Egorov Tarot Reviews
The Egorov Tarot is a self-titled Tarot from Russian artist, Alexander Egorov, and published in Austria. The card imagery is Rider-Waite-styled and they have titles in English, German and French.
Tarot Deck - 78 Cards - Piatnik
See card images from the Egorov Tarot
Review by Dionysius S. Badarian
Let me state right off that the LWB provided with the Egorov Tarot is somewhat less than completely helpful. Experienced tarot collectors and readers will not be surprised, but in this case, it is largely because of the quality of the translation. The original text was probably in Russian, given the designer's background, or possibly German, given that publication was by Piatnik in Austria. Egorov took a psychological approach to tarot and perhaps the concepts were difficult to render in English. Careful reading and perhaps re-reading (of some passages) will help. Given the particular approach to tarot interpretation taken here, I will momentarily bewail the lack of a suitable book to accompany the deck.
That done, the Egorov Tarot is a fascinating deck! There are many styles of tarot card illustrations that I find appealing, and one was that used in the "Russian Tarot of St. Petersburg". I own several of the black lacquer boxes from which that tarot derives its art style. Both boxes and cards are lovely. So when I heard about the older Egorov deck, and saw a few card images on-line, the similarity was close enough to make me desire the Egorov deck too. In due time, it arrived, and I was not disappointed. Now that is not to say that these two "Russian" tarot decks are virtually the same. They are not. Compared to the "Russian Tarot of St. Petersburg", the cards of the Egorov are physically larger, somewhat thicker, and have quite a different finish on them (matte with a touch of waxiness). The artwork itself is really only vaguely similar to the RTSP. These are NOT the very fine, tiny paintings from the lacquer box tradition. Each card image is still a little jewel on its own however. The style of the actual human and landscapes images is somewhere between that of the lacquer boxes and Russian Orthodox icons. To my eye and taste, they are quite pleasing.
All the Egorov cards have a gold-coloured border, within which is the card image, Majors and Coins are essentially set against a black background, Wands are against dark red, Cups on dark green, and Swords on a blue-black. Each suit also has a dominant colour theme for the actual images: blue and green within Swords, pink/reds/brown within Wands, greens/light blue within Cups, and orange, tan, and brown within Coins. Each colour scheme contrasts nicely with the dark background of the cards. The Majors have no particular colour scheme, but tend toward bold and deep shades. The card backs are fully reversable, featuring a mirror-image bird cameo design in plain gold on a black field. The overall effect is rather exotic. While I would not suggest this as a first tarot deck for anyone, for a reader with some modest experience, there should be no problem at all. Cards names and designations are given in three languages: English most prominently, as well as German and French. Sadly, no Russian titles are given. Each suit card does however bear the appropriate number of its suit's symbols. There are a few name changes in the Major Arcana: the High Priestess is rendered as "the Science", the Empress is "Fertility", the Emperor is "Man of Knowledge", the Hierophant is "Inspiration", and so on for almost half of them. One of the more interesting is Major XIV rendered as "Sun Genius". It is not clear why these changes were made, but it really doesn't affect the reading of the cards, so there is no point in getting unduly concerned by it. There are a few other changes or additions to images. The lovely Fool card (numbered XXI here) includes both a dog behind the man, and a "crocodile" in front of him. This is certainly "double jeopardy"! Boats are featured on several Sword cards, including 6, 7, and 10. One of my favourites is the dominant place of ripe grain given on the Ace of Coins: strong slavic imagery indeed. But none of these changes or differings from "the norm" of tarot should frighten anyone from using this deck. Two readings of the LWB and some practice should settle any qualms.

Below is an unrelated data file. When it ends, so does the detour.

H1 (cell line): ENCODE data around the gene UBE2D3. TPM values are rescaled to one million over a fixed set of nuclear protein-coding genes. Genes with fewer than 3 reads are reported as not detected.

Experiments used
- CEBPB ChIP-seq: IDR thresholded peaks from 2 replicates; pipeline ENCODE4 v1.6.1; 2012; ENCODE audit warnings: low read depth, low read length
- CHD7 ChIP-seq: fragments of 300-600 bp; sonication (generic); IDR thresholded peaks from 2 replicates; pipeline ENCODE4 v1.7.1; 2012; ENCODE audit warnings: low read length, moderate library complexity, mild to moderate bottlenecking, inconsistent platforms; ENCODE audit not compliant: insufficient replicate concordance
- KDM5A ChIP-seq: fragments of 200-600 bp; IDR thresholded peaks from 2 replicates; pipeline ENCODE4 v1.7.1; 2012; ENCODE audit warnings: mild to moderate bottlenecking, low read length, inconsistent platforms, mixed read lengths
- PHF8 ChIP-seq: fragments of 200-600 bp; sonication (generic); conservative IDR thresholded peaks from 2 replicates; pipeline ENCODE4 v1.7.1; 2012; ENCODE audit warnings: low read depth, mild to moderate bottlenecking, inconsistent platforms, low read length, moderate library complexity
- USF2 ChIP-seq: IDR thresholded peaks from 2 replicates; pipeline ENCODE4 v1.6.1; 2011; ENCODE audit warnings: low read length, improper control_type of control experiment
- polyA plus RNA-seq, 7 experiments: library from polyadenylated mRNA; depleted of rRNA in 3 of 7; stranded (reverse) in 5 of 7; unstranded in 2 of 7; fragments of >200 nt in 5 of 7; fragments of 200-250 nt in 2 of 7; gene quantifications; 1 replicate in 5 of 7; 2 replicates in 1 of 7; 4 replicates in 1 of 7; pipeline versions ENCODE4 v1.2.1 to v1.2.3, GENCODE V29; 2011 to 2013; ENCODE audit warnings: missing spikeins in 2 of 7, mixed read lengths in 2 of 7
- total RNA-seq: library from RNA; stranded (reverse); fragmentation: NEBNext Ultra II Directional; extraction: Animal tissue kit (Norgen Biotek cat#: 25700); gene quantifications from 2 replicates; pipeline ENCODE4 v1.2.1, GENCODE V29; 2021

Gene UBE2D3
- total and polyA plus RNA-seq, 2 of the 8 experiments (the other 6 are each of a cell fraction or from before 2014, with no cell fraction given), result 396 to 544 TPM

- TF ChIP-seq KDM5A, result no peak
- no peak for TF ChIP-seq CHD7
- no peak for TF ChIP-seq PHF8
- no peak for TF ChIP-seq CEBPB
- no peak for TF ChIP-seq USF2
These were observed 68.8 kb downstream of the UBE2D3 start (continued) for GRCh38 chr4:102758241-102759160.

Here is the winning aspect of the Egorov Tarot to my mind: perhaps it is just my own slavic ancestry kicking in, but I found this to be an astonishingly "intuitive" deck to use. It "spoke" right after the first shuffle and spread in a way I'd never seen before. I was truly amazed at the clarity. So this has rapidly become one of my favourite decks, and I continue to enjoy exploring it. If you have a taste for something a bit different, and don't mind enlarging upon your interpretational abilities, the Egorov Tarot might be just the thing to offer a gentle challenge in your tarot experience. While hardly new, you may find it refreshing, as I have. It comes as 78 cards in a standard light cardboard box, with a 64-page LWB, and enough space for perhaps a small notebook or log. I think it an excellent value for the price I paid, and cherish it in my collection of over 200 tarot decks. The Egorov is a wonderful tarot deck!
D. Badarian collects tarot decks, while reading, teaching, and conducting spiritual counselling on the west coast of Canada. He has degrees in English Literature, Education, History and Divinity. His current interests include bicycling, camping, cooking, and politics. He lives in thrall to his very intelligent cat.